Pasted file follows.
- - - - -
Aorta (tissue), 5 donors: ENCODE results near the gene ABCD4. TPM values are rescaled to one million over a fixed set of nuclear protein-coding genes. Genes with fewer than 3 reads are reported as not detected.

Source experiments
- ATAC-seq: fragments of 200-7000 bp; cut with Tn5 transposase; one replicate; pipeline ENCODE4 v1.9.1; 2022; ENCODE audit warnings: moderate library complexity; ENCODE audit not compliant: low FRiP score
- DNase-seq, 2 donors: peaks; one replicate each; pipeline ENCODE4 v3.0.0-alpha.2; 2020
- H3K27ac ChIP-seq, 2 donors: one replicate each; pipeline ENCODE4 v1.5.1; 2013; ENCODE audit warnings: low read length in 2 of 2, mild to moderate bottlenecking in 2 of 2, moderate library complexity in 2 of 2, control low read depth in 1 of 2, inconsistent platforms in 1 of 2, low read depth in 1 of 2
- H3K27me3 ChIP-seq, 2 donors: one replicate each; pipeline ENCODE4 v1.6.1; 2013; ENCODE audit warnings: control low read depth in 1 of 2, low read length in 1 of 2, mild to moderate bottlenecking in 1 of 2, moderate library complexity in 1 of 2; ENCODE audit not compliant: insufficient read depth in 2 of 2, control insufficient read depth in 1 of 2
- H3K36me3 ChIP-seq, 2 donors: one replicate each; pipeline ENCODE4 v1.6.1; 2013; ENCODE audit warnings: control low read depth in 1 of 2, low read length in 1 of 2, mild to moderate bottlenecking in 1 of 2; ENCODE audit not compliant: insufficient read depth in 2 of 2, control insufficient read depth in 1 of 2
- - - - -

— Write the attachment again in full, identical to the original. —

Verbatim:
Aorta (tissue), 5 donors: ENCODE results near the gene ABCD4. TPM values are rescaled to one million over a fixed set of nuclear protein-coding genes. Genes with fewer than 3 reads are reported as not detected.

Source experiments
- ATAC-seq: fragments of 200-7000 bp; cut with Tn5 transposase; one replicate; pipeline ENCODE4 v1.9.1; 2022; ENCODE audit warnings: moderate library complexity; ENCODE audit not compliant: low FRiP score
- DNase-seq, 2 donors: peaks; one replicate each; pipeline ENCODE4 v3.0.0-alpha.2; 2020
- H3K27ac ChIP-seq, 2 donors: one replicate each; pipeline ENCODE4 v1.5.1; 2013; ENCODE audit warnings: low read length in 2 of 2, mild to moderate bottlenecking in 2 of 2, moderate library complexity in 2 of 2, control low read depth in 1 of 2, inconsistent platforms in 1 of 2, low read depth in 1 of 2
- H3K27me3 ChIP-seq, 2 donors: one replicate each; pipeline ENCODE4 v1.6.1; 2013; ENCODE audit warnings: control low read depth in 1 of 2, low read length in 1 of 2, mild to moderate bottlenecking in 1 of 2, moderate library complexity in 1 of 2; ENCODE audit not compliant: insufficient read depth in 2 of 2, control insufficient read depth in 1 of 2
- H3K36me3 ChIP-seq, 2 donors: one replicate each; pipeline ENCODE4 v1.6.1; 2013; ENCODE audit warnings: control low read depth in 1 of 2, low read length in 1 of 2, mild to moderate bottlenecking in 1 of 2; ENCODE audit not compliant: insufficient read depth in 2 of 2, control insufficient read depth in 1 of 2